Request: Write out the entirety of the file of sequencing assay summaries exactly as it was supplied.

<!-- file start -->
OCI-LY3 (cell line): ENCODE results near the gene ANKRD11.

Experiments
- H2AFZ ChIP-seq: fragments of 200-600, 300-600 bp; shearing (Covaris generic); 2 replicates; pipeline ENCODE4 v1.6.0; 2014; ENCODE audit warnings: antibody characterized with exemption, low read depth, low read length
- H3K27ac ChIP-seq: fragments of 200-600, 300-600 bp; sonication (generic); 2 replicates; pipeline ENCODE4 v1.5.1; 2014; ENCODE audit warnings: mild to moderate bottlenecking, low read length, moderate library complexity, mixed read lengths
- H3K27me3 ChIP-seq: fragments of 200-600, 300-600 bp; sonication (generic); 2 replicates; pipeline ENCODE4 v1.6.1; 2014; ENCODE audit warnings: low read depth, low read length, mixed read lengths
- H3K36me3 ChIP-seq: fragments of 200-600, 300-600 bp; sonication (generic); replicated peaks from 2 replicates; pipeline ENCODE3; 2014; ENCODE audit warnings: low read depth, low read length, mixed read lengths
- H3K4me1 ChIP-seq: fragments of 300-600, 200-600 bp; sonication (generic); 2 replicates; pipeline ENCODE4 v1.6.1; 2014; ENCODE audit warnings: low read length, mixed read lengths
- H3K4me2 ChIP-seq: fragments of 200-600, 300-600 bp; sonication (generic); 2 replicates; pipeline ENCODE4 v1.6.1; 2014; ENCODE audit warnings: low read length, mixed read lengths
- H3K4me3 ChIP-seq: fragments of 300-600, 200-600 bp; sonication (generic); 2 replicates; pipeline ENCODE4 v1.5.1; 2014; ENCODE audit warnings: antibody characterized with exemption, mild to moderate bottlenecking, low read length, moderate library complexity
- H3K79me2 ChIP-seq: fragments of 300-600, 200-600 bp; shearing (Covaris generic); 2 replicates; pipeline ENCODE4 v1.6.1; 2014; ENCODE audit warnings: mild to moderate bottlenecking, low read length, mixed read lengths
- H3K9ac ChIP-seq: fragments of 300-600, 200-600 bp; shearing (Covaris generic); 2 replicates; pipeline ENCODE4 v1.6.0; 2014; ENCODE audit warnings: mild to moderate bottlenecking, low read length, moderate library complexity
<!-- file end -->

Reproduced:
OCI-LY3 (cell line): ENCODE results near the gene ANKRD11.

Experiments
- H2AFZ ChIP-seq: fragments of 200-600, 300-600 bp; shearing (Covaris generic); 2 replicates; pipeline ENCODE4 v1.6.0; 2014; ENCODE audit warnings: antibody characterized with exemption, low read depth, low read length
- H3K27ac ChIP-seq: fragments of 200-600, 300-600 bp; sonication (generic); 2 replicates; pipeline ENCODE4 v1.5.1; 2014; ENCODE audit warnings: mild to moderate bottlenecking, low read length, moderate library complexity, mixed read lengths
- H3K27me3 ChIP-seq: fragments of 200-600, 300-600 bp; sonication (generic); 2 replicates; pipeline ENCODE4 v1.6.1; 2014; ENCODE audit warnings: low read depth, low read length, mixed read lengths
- H3K36me3 ChIP-seq: fragments of 200-600, 300-600 bp; sonication (generic); replicated peaks from 2 replicates; pipeline ENCODE3; 2014; ENCODE audit warnings: low read depth, low read length, mixed read lengths
- H3K4me1 ChIP-seq: fragments of 300-600, 200-600 bp; sonication (generic); 2 replicates; pipeline ENCODE4 v1.6.1; 2014; ENCODE audit warnings: low read length, mixed read lengths
- H3K4me2 ChIP-seq: fragments of 200-600, 300-600 bp; sonication (generic); 2 replicates; pipeline ENCODE4 v1.6.1; 2014; ENCODE audit warnings: low read length, mixed read lengths
- H3K4me3 ChIP-seq: fragments of 300-600, 200-600 bp; sonication (generic); 2 replicates; pipeline ENCODE4 v1.5.1; 2014; ENCODE audit warnings: antibody characterized with exemption, mild to moderate bottlenecking, low read length, moderate library complexity
- H3K79me2 ChIP-seq: fragments of 300-600, 200-600 bp; shearing (Covaris generic); 2 replicates; pipeline ENCODE4 v1.6.1; 2014; ENCODE audit warnings: mild to moderate bottlenecking, low read length, mixed read lengths
- H3K9ac ChIP-seq: fragments of 300-600, 200-600 bp; shearing (Covaris generic); 2 replicates; pipeline ENCODE4 v1.6.0; 2014; ENCODE audit warnings: mild to moderate bottlenecking, low read length, moderate library complexity